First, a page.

Sabres-Rangers: A Battle for the East

Sean MartinContributor IJanuary 7, 2009

While it is only the halfway mark of the NHL season, tonight's NHL game between the Buffalo Sabres and the New York Rangers will be a sign of things to come later this year.

Even though the Rangers are six points ahead of the Sabres in the standings, it really doesn't define how the teams have played in recent games.

On Tuesday night, the Buffalo Sabres defeated the Ottawa Senators 4-2 in a more convincing fashion then the score insinuates.  This was Buffalo's third-straight victory against a division rival, which included a 4-2 win against the powerhouse Boston Bruins. The three victories make the Sabres undefeated since the new year began.

The Rangers, on the other hand, have been singing a different tune. While they were winning games left and right since the season began, they are now losing to teams that should have no chance of winning in Madison Square Garden.

On Wednesday night, the Montreal Canadians came to the Big Apple and embarrassed the Rangers on home ice with a 6-3 victory. On Jan. 3, the Washington Capitals defeated the Rangers 2-1 after a 5-4 overtime victory against the team on Dec. 23, arguably one of the toughest losses for the Rangers in 2008.

If these streaks for both teams continue, the Rangers will quickly find themselves struggling to even make the playoffs—while the Sabres might be able to land the fourth seed in the playoffs if they can stay disciplined.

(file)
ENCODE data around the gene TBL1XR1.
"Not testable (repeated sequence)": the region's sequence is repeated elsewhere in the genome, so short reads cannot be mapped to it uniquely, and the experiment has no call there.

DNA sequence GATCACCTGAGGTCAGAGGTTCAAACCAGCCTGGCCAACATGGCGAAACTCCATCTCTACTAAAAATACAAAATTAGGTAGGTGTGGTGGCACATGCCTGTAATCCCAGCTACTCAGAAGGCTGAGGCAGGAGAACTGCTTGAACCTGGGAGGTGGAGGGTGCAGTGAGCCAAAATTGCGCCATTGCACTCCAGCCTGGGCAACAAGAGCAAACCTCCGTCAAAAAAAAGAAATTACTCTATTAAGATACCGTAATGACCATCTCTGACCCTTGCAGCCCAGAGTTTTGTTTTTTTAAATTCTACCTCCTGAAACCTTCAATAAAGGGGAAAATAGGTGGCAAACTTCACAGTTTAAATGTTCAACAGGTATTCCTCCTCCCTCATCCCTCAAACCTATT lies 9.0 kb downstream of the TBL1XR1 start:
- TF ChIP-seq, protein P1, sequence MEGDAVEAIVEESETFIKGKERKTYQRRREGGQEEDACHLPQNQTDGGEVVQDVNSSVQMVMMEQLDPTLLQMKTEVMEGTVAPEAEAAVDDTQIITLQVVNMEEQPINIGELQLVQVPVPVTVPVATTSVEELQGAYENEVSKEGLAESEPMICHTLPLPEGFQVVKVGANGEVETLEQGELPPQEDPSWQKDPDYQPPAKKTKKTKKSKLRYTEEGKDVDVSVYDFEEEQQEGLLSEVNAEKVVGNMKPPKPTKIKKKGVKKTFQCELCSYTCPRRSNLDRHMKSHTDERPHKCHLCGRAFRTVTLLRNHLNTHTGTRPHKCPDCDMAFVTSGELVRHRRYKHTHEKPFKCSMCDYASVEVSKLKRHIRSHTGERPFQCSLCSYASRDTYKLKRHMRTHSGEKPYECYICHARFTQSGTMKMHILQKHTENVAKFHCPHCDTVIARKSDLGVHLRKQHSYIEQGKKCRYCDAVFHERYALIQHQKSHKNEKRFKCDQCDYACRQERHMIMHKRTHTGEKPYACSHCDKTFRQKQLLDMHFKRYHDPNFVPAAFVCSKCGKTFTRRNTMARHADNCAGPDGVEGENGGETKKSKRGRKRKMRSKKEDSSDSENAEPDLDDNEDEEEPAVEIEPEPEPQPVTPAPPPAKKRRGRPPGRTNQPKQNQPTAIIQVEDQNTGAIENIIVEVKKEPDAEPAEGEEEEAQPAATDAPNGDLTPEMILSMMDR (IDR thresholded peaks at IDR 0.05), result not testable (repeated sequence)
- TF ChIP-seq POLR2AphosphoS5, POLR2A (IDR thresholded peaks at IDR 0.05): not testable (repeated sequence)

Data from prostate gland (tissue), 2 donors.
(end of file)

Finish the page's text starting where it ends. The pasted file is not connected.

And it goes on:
A win for the Sabres will mean that the series between the two teams will even up at one-a-piece, with two points entering Buffalo's column. This would be a detrimental setback for the Rangers as the large lead they once had narrow even further.

If the egos in New York's dressing room do not begin to focus on one goal as a team instead of the typical "out there for myself" attitude that is constantly seen in their team, they might as well surrender now and get the golf clubs out. Early season golfing begins in May and June.

Buffalo, however, cannot afford to slack their efforts. With a less than stellar season to this point, every point counts. If they can put themselves into a winning groove in January, the team can find themselves competing for rock-solid playoff spots, not seventh or eighth-seeded positions that are won by having the most overtime losses.

For both teams, one thing can be said prior to game time—a serious playoff team needs to win games before the final buzzer.

Otherwise, NHL fans are going to find them a waste of time.